“I’m on a mission to prove conservation is more than just good for the planet.”
Hometown: New Orleans, Louisiana
Fun Fact About Yourself:
I received a grant as an undergraduate to travel to Patagonia to study the world’s largest bee, the Bombus dahlbomii, which is threatened by the introduction of non-native bees and disease. I tracked the bee, also known as the flying mouse, from the high desert of the Atacama, where I learned about honey production in Chile, to the labs of Santiago’s top universities and the windy, unpredictable slopes of Torres del Paine. In the end, I only found one B. dahlbomii, but that experience catalyzed my career in conservation.
Undergraduate School and Major: University of North Carolina at Chapel Hill (Morehead-Cain Scholar), journalism (reporting) and international studies
Most Recent Employer and Job Title: (Ted) Turner Endangered Species Fund, Media and Outreach Director
Aside from your classmates, what was the key part of Kenan-Flagler’s MBA programming that led you to choose this business school and why was it so important to you? I chose UNC Kenan-Flagler because I wanted to be part of a community that celebrates the unconventional. As someone looking to work at the intersection of finance and conservation, I knew I needed a program that not only made space for but empowered career development outside of more traditional MBA tracks. From the programming at the Center for Sustainable Enterprise to the opportunity to be part of the dual-degree program with Duke’s Nicholas School of the Environment, UNC Kenan-Flagler has made me feel supported.
What course, club or activity excites you the most at Kenan-Flagler? As a dual-degree student at Duke’s Nicholas School of the Environment, I served as the career chair for the Net Impact Chapter. In that role, I planned a winter break career series, which involved weekly to-do lists and conversations with leaders in business and the environment – from Microsoft to 1% for the Planet. I’m excited to develop a partnership between UNC Kenan-Flagler and the Nicholas School Net Impact chapters and broaden access to top career planning in the environment.
Describe your biggest accomplishment in your career so far: While at the Turner Endangered Species Fund, I developed a conservation arts fund to support artists in Colorado who were telling the stories of wild places and wild things. In the first two years, we supported a mural series, three award-winning films and statewide concert tour. Perhaps the greatest success, though, is that the fund continues to grow since I’ve left TESF. The last round of funded projects included sculpture, poetry and stop-motion film.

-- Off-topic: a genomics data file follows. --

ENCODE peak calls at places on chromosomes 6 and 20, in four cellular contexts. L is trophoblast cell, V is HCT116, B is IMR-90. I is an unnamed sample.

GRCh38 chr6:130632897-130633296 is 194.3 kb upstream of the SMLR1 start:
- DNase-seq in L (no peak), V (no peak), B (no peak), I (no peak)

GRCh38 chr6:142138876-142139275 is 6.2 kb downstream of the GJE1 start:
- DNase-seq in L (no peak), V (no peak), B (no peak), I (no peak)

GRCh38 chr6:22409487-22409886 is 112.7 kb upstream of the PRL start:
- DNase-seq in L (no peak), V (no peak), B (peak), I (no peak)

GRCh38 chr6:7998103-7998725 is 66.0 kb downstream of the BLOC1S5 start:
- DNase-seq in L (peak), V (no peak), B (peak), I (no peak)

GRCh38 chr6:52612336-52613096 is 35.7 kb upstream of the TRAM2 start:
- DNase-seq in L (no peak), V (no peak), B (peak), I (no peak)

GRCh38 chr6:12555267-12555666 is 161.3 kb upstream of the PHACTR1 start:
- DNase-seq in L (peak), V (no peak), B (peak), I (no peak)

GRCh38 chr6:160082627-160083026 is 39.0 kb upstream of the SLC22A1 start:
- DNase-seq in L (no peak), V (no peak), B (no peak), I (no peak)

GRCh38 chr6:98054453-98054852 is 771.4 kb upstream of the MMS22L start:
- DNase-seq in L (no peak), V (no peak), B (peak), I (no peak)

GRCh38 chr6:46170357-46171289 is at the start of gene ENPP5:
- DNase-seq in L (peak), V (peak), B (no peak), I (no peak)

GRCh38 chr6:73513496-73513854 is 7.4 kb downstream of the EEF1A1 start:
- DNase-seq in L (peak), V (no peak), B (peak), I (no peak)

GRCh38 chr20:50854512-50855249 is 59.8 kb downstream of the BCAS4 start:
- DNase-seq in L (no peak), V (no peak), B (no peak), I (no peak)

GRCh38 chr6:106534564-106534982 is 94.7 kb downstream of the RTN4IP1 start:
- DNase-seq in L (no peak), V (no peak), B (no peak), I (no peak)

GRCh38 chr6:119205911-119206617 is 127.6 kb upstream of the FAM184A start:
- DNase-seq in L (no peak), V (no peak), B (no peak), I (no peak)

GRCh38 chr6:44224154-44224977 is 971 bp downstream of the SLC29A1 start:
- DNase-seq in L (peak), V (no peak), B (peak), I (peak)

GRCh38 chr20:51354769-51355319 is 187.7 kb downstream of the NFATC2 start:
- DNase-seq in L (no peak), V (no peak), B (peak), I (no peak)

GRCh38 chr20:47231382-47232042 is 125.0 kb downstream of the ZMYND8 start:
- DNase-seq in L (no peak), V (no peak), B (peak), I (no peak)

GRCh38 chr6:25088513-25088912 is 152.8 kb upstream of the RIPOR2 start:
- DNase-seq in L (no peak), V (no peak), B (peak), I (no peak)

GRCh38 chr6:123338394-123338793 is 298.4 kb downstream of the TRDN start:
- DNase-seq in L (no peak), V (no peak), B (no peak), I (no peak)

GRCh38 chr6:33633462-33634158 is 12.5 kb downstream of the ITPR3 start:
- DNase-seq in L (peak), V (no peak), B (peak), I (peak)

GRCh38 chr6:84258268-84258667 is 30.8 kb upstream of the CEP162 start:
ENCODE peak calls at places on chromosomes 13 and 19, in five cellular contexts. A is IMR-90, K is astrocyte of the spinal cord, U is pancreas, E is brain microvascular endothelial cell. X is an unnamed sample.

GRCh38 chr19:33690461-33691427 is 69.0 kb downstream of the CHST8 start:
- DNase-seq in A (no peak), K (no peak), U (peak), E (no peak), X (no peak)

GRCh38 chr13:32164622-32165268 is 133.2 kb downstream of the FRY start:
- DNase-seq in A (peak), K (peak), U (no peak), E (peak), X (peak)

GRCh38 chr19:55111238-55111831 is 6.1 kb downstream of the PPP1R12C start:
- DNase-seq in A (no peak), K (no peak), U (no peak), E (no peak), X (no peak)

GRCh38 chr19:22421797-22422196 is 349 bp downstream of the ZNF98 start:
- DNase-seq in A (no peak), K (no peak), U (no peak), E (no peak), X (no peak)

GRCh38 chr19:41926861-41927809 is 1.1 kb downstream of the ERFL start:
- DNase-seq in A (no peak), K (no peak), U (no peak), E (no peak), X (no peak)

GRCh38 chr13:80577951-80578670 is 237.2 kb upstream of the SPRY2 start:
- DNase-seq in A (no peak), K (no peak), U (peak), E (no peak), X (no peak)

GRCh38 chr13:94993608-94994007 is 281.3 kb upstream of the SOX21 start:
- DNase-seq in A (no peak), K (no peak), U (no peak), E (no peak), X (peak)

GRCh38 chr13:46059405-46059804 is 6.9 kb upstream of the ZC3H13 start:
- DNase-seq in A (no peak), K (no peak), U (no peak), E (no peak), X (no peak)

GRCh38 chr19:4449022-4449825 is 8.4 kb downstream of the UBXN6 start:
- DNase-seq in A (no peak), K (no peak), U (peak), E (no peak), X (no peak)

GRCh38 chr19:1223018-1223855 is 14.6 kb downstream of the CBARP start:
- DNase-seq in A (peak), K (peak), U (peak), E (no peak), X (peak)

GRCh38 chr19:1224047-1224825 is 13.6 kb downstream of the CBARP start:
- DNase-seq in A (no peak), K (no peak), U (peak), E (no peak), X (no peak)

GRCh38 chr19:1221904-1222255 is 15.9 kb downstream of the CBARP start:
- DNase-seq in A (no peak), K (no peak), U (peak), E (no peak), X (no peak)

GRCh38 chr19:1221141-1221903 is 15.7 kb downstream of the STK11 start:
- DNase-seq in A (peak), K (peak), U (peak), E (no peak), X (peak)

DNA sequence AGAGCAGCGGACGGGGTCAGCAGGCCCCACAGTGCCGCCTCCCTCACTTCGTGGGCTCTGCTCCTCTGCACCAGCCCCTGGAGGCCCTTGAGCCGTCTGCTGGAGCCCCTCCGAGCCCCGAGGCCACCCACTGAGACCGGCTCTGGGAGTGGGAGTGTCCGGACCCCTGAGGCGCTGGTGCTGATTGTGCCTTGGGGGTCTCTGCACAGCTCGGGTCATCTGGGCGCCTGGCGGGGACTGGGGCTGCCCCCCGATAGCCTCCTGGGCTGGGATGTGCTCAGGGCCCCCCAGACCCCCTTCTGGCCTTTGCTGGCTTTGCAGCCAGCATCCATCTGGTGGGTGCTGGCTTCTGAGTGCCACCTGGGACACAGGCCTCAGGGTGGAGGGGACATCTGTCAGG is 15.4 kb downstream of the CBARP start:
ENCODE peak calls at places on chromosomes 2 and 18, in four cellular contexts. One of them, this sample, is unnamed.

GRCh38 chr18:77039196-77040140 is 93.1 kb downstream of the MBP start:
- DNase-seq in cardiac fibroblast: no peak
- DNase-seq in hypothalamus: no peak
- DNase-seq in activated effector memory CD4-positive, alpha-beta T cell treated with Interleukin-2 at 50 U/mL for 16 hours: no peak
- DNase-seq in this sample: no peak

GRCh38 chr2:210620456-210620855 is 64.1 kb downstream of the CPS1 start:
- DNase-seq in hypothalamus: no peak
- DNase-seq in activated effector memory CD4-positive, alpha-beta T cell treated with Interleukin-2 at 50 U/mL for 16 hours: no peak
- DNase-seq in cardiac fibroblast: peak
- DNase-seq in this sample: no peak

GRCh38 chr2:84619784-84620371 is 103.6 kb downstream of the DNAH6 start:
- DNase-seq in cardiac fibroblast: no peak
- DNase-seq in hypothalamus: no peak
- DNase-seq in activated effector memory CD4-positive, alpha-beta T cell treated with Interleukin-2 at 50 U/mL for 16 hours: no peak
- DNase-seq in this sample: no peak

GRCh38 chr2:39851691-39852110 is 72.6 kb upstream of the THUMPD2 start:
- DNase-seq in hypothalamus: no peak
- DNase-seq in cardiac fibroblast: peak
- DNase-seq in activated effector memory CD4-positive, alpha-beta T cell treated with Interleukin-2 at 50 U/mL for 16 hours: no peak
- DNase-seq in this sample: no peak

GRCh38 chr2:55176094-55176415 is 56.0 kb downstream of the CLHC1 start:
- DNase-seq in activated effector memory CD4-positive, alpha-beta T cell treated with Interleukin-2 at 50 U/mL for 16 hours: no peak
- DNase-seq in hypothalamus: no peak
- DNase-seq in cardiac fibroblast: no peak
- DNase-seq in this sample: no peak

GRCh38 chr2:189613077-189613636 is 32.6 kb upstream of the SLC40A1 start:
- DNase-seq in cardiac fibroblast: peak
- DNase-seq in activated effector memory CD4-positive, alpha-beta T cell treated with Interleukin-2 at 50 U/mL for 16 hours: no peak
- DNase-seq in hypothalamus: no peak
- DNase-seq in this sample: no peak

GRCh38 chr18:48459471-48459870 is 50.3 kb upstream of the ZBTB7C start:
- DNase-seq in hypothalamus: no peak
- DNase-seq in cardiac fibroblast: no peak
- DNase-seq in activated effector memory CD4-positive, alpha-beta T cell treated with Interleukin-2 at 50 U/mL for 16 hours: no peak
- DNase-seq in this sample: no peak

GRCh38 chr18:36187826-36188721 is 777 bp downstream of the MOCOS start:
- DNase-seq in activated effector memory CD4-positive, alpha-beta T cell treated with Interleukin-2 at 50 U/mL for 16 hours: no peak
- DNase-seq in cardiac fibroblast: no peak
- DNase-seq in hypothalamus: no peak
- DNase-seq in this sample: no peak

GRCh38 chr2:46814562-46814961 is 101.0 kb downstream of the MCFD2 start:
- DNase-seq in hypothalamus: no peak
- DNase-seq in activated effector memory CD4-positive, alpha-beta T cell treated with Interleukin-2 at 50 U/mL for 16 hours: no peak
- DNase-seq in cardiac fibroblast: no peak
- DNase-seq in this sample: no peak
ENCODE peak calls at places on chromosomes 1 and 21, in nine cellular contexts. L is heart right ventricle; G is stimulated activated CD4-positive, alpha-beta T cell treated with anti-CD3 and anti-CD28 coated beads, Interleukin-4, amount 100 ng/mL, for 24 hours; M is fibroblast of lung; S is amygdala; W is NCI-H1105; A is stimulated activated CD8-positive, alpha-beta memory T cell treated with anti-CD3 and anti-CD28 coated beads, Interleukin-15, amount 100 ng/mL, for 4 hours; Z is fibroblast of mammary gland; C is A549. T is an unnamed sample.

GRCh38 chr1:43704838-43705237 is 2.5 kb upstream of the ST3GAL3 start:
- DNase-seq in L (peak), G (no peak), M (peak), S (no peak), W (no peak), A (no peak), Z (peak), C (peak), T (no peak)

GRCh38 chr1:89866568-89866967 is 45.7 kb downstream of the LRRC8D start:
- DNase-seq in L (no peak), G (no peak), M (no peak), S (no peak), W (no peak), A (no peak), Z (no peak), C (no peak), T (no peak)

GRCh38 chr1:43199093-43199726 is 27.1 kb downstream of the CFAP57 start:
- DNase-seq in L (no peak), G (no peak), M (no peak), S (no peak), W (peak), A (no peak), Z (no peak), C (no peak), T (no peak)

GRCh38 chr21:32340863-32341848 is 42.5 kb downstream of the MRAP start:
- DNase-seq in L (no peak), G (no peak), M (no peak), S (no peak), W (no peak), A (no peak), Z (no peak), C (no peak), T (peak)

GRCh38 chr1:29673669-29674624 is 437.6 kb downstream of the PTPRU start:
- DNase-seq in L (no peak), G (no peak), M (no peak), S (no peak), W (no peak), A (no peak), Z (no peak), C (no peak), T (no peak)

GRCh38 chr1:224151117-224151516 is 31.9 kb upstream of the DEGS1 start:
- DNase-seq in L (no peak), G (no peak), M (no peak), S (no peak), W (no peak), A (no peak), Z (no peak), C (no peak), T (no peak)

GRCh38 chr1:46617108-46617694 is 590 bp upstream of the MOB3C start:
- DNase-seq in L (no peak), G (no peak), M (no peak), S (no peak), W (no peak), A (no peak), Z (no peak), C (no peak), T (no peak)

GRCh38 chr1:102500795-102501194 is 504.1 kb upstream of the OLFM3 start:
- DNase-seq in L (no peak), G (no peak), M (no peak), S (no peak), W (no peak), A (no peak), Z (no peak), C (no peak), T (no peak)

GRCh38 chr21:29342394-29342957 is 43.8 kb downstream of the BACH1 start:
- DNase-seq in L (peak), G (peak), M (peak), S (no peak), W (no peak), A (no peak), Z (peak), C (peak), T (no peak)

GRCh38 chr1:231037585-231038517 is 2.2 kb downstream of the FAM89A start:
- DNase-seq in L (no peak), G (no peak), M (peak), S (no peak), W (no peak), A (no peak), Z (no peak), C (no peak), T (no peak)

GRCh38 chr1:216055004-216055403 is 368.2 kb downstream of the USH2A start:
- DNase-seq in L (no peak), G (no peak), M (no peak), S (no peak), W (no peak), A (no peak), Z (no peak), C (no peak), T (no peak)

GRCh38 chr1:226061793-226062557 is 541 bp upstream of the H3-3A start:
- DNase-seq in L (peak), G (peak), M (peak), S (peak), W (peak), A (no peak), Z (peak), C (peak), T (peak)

How did COVID-19 change your perspective on your career and your life in general? Working in conservation can be discouraging – we are in the middle of the sixth mass extinction and rocketing toward a 2 degrees Celsius increase in temperature. But COVID-19 reminded me that, even in the darkest hours, there is hope. In just a few months, greenhouse gas emissions fell; wildlife reclaimed their habitat; and people were reminded of the incomparable wonder of nature. We are running out of time, but we can turn this around: harness the power of renewable energy, protect wild places and wild things, and end the illegal wildlife trade. I’m ready to get started.
What is the most important quality of a leader…and why is it so important to success? I’ve been lucky to work with and for extraordinary leaders as a part of Ted Turner’s Endangered Species Fund. I believe a great leader sets themselves apart by living their mission every day. If you don’t believe that what you’re doing really matters, why would anyone else?
What led you to pursue an MBA at this point and what do you hope to do after graduation? Nature has the potential to provide more than a third of the climate solution by absorbing and storing carbon dioxide. It also represents big business, as the world’s largest companies make pledges to offset their carbon footprint. I’m pursuing an MBA because the degree, along with my ecosystem sciences experience, will enable me to build a career in nature-based solutions. Last year (through the Master of Environmental Management dual-degree program), I worked on carbon offset development with Shell and built out a new natural infrastructure program at the Environmental Defense Fund. I’m looking forward to continuing to find opportunities to engage in the voluntary carbon market and ensure that it remains both a viable solution to climate change and a conduit for protecting biodiversity.
What other MBA programs did you apply to? Yale School of Management (accepted)
What advice would you give to help potential applicants gain admission into Kenan-Flagler’s MBA program? Visit campus! You will set yourself apart by introducing yourself to the UNC Kenan-Flagler leadership team, but you will also fall in love with Chapel Hill. That’s true whether you’re watching the Tar Heels play basketball, exploring the restaurants on Franklin Street, sitting on the porch at the Carolina Inn, or just soaking up the beauty of the oldest public university in the United States.
DON’T MISS: MEET UNC’S KENAN-FLAGLER MBA CLASS OF 2023